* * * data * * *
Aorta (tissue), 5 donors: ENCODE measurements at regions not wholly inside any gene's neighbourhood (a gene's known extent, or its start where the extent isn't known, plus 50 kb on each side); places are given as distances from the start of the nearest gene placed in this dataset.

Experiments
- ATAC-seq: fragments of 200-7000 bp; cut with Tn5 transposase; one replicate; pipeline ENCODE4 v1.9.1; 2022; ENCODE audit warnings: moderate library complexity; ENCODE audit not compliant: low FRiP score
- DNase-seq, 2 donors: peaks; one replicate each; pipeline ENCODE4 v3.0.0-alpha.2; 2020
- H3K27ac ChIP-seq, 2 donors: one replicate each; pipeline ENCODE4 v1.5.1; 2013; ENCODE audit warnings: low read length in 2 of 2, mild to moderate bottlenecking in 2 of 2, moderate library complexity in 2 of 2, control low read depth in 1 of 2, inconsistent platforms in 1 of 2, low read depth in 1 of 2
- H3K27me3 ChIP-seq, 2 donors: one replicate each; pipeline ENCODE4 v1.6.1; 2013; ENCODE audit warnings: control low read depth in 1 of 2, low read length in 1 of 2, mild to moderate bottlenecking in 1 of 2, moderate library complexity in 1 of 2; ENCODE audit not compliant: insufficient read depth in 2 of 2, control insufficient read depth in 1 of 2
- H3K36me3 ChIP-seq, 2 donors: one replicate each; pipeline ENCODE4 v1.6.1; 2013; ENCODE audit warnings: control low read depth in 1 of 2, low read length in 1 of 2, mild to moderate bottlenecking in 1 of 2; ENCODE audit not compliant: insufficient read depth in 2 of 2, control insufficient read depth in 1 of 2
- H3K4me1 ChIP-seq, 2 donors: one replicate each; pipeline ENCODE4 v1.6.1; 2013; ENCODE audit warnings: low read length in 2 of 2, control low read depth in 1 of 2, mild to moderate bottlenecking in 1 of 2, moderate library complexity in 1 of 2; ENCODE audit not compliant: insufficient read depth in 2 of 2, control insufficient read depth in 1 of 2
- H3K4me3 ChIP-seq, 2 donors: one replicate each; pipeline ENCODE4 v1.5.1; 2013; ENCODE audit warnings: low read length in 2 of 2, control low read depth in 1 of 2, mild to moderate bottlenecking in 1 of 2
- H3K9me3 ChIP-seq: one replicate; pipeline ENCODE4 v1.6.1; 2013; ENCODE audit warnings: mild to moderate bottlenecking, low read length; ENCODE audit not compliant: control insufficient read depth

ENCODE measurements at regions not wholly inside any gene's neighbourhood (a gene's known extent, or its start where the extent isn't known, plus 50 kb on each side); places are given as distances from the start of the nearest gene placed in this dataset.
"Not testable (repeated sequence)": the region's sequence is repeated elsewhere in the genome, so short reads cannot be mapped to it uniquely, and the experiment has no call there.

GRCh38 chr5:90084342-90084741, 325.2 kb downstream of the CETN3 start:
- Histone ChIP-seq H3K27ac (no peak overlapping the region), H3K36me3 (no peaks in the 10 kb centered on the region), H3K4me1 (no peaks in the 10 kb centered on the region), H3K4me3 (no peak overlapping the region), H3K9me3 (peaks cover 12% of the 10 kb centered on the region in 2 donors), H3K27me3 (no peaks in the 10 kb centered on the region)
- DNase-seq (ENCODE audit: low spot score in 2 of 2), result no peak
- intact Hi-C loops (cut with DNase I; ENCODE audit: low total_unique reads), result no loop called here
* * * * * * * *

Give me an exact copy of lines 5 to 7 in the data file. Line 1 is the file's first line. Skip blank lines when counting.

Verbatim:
- H3K27ac ChIP-seq, 2 donors: one replicate each; pipeline ENCODE4 v1.5.1; 2013; ENCODE audit warnings: low read length in 2 of 2, mild to moderate bottlenecking in 2 of 2, moderate library complexity in 2 of 2, control low read depth in 1 of 2, inconsistent platforms in 1 of 2, low read depth in 1 of 2
- H3K27me3 ChIP-seq, 2 donors: one replicate each; pipeline ENCODE4 v1.6.1; 2013; ENCODE audit warnings: control low read depth in 1 of 2, low read length in 1 of 2, mild to moderate bottlenecking in 1 of 2, moderate library complexity in 1 of 2; ENCODE audit not compliant: insufficient read depth in 2 of 2, control insufficient read depth in 1 of 2
- H3K36me3 ChIP-seq, 2 donors: one replicate each; pipeline ENCODE4 v1.6.1; 2013; ENCODE audit warnings: control low read depth in 1 of 2, low read length in 1 of 2, mild to moderate bottlenecking in 1 of 2; ENCODE audit not compliant: insufficient read depth in 2 of 2, control insufficient read depth in 1 of 2